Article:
Tag Archives: nrt

The E-Cigarette Double Standard

Since the beginning of the e-cigarette debate over their safety and effectiveness to help smokers quit the habit, there have been those on both sides making claims. On one side there are many e-cigarette companies marketing the product as a “healthier way to smoke” and that they can help users quit smoking. And although the evidence is pointing to these conclusions, it is hard to deny that these claims may be premature. On the other hand, those against electronic cigarettes tout that e-cigarettes may be as, or more, harmful than tobacco cigarettes. They claim they are full of antifreeze and that they are marketed directly to children. These misleading statements about the potential dangers of electronic cigarettes do little to help smokers the actual difference between the two recreational products.

So here are the facts as we know them today: All surveys and studies done to date show evidence that e-cigarettes are at least as effective as NRTs in helping people quit smoking. However no one has completed the required clinical trials for the FDA to be able to make this claim. And no one likely will, since the e-cigarette has been deemed a tobacco product in the United States by the courts, rather than a NRT. As for the anti-freeze claim, the FDA did find trace levels of diethylene glycol in one companies e-cigarettes a few years ago. It was not found in any other companies products and wasn’t found in all samples. Yes, regulations to ensure only food grade ingredients are used are important, but to claim all e-cigarette users are inhaling toxins is absurd.

nicotine gumThe Guardian recently published an article entitled “Watch out, e-cigarette smokers – you’re inhaling the unknown“. And in the article the author, Tom Riddington, states.

With a little research, it is clear that we do not know the risks of using e-cigarettes long-term, and the potential for harm is significant. Until the same regulations as other nicotine replacements are imposed, e-cigarettes should be considered a snake-oil gimmick that could get a new generation hooked on nicotine before their first smoke.

This is where the double standard comes in. When a Nicotine Replacement Therapy product is introduced, the FDA looks at what is in it and whether or not it is effective in helping users quit smoking. They test it for 6 months to ensure no other problems arise. However 6 months is a far cry from knowing the long term effects. So why should e-cigarettes be held to a higher standard than FDA approved nicotine products? And e-cigarettes have been used in the US since 2007 with no major side effects reported.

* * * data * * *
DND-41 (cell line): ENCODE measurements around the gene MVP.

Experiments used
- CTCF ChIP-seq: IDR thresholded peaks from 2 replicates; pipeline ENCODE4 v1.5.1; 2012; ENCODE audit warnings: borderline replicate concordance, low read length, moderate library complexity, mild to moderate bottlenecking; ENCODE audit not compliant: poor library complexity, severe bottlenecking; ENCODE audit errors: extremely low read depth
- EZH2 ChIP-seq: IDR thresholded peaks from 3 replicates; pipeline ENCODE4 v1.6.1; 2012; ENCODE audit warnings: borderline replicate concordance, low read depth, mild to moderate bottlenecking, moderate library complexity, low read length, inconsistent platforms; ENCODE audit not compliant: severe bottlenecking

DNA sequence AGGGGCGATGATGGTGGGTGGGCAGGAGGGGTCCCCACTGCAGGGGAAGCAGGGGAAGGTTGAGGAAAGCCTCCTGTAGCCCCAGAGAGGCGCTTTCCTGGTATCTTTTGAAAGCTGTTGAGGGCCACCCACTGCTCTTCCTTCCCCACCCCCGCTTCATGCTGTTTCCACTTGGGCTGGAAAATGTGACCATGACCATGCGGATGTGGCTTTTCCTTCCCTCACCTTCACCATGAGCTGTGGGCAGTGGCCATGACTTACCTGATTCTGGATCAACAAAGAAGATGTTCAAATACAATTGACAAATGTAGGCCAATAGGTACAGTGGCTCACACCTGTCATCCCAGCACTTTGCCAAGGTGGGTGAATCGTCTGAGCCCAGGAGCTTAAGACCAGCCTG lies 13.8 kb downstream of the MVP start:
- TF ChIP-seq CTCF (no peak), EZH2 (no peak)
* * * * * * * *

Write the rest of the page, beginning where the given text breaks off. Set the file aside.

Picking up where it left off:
As for getting kids hooked on the product, what about flavors of nicotine gum? Or just the fact that they put nicotine into gum, which is a kid favorite to begin with.

In conclusion, it is very much possible to also write, “With a little research, it is clear that we do not know the risks of using nicotine gum long-term, and the potential for harm is significant. Until different regulations are imposted, nicotine gum should be considered a snake-oil gimmick that could get a new generation hooked on nicotine before their first smoke.”

Research E-Cigarettes Before Writing

quit smokingIn an article published in the Vernon Morning Star out of Vernon B.C., Doug Rogers, a substance abuse prevention counsellor with the Vernon School District urged smokers to avoid electronic cigarettes. And although we understand why a substance abuse counsellor for a school would promote abstinence, we have some concerns about Doug’s disregard for facts. He failed to recognize any actual data on the safety and effectiveness of e-cigarettes.  Meanwhile, the only data he cited to stay away from vaping was a warning put out by the FDA.  In the article, Mr. Rogers states:

When the FDA analyzed samples of two popular brands, they found variable amounts of nicotine and traces of toxic chemicals, including known cancer-causing substances (carcinogens).

While this is not completely false, it is certainly not the whole truth.  For instance, the amounts of carcinogens found in e-cigarettes were similar to those found in nicotine gum.  This wouldn’t be such a big deal if Mr. Rogers didn’t state:

If you’re looking for help to stop smoking, please talk to a health professional about smoking cessation programs which are safe and effective.

As most smokers and smoking cessation experts know, approved quit smoking methods include nicotine patches, gums, lozenges, cold turkey, and even medication.  It is hard to consider the writer credible when he promotes one method of quitting smoking with potential hazards while dismissing another.